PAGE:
Eh Wah had been on the road for 12 hours when he saw the flashing lights in his rear-view mirror.
The 40-year-old Texas man, a refugee from Burma who became a U.S. citizen more than a decade ago, was heading home to Dallas to check on his family. He was on a break from touring the country for months as a volunteer manager for the Klo & Kweh Music Team, a Christian rock ensemble from Burma, also known as Myanmar. The group was touring the United States to raise funds for a Christian college in Burma and an orphanage in Thailand.
Eh Wah managed the band’s finances, holding on to the cash proceeds it raised from ticket and merchandise sales at concerts. By the time he was stopped in Oklahoma, the band had held concerts in 19 cities across the United States, raising money via tickets that sold for $10 to $20 each.
The sheriff’s deputies in Muskogee County, Okla., pulled Eh Wah over for a broken tail light about 6:30 p.m. on Feb. 27. The deputies started asking questions — a lot of them. And at some point, they brought out a drug-sniffing dog, which alerted on the car. That’s when they found the cash, according to the deputy’s affidavit.
There was the roughly $33,000 from ticket sales and donations, much of it earmarked for the religious college back in Burma, according to Eh Wah and the band members.
There was the $1,000 in cash donations to the orphanage in Thailand, small bills bundled in two or three dozen sealed envelopes with the orphanage’s name written on them.
There was $8,000 in cash from the band’s CD and souvenir sales. A $9,000 cash gift to one of the band’s members from his family and friends in Buffalo — cash that Eh Wah says he didn’t even know was in the blue and white gift bag he had been asked to hold. And $2,000 in cash for Eh Wah and the band’s incidental expenses on the trip: meals and tolls, for example.
All told, the deputies found $53,000 in cash in Eh Wah’s car that night. Muskogee County Sheriff Charles Pearson said he couldn’t comment on the particulars of Eh Wah’s case because of the open investigation, but it is clear from his deputy’s affidavit that the officers didn’t like Eh Wah’s explanation for how he got the cash. “Inconsistent stories,” the affidavit notes. Despite the positive alert from the drug-sniffing dog, no drugs, paraphernalia or weapons were found. Just the cash.
They took Eh Wah to the police station for more questioning. They let him drive his own car there, with deputies’ vehicles in front of and behind him the whole way. They interrogated him for several hours.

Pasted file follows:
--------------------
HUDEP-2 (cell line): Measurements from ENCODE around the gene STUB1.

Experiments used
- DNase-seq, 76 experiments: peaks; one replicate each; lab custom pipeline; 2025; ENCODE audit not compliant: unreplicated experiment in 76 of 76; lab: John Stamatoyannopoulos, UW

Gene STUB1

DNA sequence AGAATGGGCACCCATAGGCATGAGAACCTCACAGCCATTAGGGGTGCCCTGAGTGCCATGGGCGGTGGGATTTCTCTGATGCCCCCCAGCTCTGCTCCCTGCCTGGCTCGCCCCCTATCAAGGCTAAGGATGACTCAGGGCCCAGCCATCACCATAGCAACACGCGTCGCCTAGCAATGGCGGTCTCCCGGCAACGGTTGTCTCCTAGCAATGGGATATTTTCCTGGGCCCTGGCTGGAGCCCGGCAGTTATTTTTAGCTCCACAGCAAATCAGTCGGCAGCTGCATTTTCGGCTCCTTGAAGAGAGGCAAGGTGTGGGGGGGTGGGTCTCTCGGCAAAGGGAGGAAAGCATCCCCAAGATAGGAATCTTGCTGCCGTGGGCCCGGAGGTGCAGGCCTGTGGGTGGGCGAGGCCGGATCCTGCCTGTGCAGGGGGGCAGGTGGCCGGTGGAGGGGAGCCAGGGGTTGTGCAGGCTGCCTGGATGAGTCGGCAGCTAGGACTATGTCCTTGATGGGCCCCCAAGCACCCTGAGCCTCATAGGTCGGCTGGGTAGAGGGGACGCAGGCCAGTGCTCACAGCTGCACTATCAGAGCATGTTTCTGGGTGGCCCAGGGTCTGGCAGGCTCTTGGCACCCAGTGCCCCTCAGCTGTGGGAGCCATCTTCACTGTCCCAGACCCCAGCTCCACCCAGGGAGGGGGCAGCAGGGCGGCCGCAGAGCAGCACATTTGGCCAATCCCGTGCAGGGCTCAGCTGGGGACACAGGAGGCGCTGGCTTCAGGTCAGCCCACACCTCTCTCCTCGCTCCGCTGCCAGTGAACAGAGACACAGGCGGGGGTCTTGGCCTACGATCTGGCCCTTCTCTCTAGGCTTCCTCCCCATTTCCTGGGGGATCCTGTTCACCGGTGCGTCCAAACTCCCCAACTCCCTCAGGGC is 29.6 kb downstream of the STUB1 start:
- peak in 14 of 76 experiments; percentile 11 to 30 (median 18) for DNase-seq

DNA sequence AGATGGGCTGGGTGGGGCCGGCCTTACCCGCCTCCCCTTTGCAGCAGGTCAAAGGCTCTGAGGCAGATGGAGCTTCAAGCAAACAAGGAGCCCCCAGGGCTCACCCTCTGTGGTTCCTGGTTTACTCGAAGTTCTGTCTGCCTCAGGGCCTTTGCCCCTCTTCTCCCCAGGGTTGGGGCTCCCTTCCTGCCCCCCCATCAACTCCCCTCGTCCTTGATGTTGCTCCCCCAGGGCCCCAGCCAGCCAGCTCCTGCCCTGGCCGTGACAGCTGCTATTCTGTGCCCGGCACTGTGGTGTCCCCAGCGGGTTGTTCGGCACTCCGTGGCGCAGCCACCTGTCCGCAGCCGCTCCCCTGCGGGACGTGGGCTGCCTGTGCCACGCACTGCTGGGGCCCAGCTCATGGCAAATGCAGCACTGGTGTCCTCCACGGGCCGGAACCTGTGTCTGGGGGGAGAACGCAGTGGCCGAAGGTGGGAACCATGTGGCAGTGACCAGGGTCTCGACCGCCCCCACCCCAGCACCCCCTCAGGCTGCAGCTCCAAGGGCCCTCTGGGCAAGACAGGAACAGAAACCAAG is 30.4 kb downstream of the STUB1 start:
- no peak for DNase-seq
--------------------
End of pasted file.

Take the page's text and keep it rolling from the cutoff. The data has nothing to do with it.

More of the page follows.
“I just couldn’t believe it,” Eh Wah said in an interview. “An officer was telling me that ‘you are going to jail tonight.’ And I don’t know what to think. What did I do that would make me go to jail? I didn’t do anything. Why is he saying that?”
Eh Wah tried to explain himself, but he had difficulty because English isn’t his first language. He says he had a hard time understanding the officers, and they had a hard time understanding him. He told them about the band and his role with it and how he had been entrusted with the cash. He even had the officers call one of the band’s leaders, Saw Marvellous Soe, who had decamped to Miami while the band was on a break.
Marvellous saw Eh Wah’s number on his phone, but when he answered, he was surprised to hear someone speaking with a thick Southern drawl that he could barely understand — “like in the movies,” Marvellous said in an interview.
“The police officer started asking questions,” Marvellous recalled. “I explained: ‘We are a music team. We came here for a tour.'” Marvellous tried to explain that the band was from Burma.
“He kept telling me, ‘You are wrong, you are wrong,'” Marvellous said. “Everything I said, [he said,] ‘You are wrong.’ I said: ‘We are doing a good thing! And now you are accusing us of being like a drug dealer or something like that.'”
After that phone call, Eh Wah began to realize that no matter what he did or said, he wouldn’t be able to satisfy the officers’ questions. “I realized that they were seizing all of the money. I was like, ‘This can’t be happening.’ But I didn’t know what to do.”
The officers ended up taking all of the money — all $53,249 of it. “Possession of drug proceeds,” the property receipt reads. But they let Eh Wah go. They didn’t charge him with a crime that night, instead sending him back on the road about 12:30 a.m., with the broken tail light.
What happened to Eh Wah is known as civil asset forfeiture. It comes from a relatively obscure corner of the law that allows authorities to seize cash and property from people they suspect of a crime. In most states, and under federal law, authorities get to keep the proceeds regardless of whether the person is ever convicted, or even charged, with criminal wrongdoing.
Under civil forfeiture, the burden of proof is on the property owner to prove their innocence to get their stuff back. This turns the common criminal-law principle on its head: When it comes to civil forfeiture, you are guilty until proven innocent.
Two years ago a wide-ranging Washington Post investigation shined a spotlight on the practice, finding that, since Sept. 11, 2001, more than $2.5 billion in cash seizures had occurred on the nation’s highways without either a search warrant or an indictment. Those findings prompted some limited steps toward reform at the federal level.
But the forfeitures uncovered by The Post investigation, and the reforms taken to limit them, happened under the auspices of federal law. There is a completely different universe of forfeiture activity that happens strictly under state law.
Oklahoma has some of the most permissive forfeiture laws in the nation, according to a 2015 report by the Institute for Justice, a civil liberties law firm. The group gave the state a D-minus on its civil forfeiture laws, citing no conviction required to forfeit, poor protections for innocent property owners and a statute that allows up to 100 percent of forfeiture proceeds to go directly back to law enforcement, creating a possible profit motive.
The Oklahoma chapter of the American Civil Liberties Union has been investigating the use of civil forfeiture in the state. Brady Henderson, the group’s legal director, said in an interview that Oklahoma law enforcement agencies often focus their efforts on the routes where cash from drug transactions typically travels, rather than the routes the drugs themselves travel.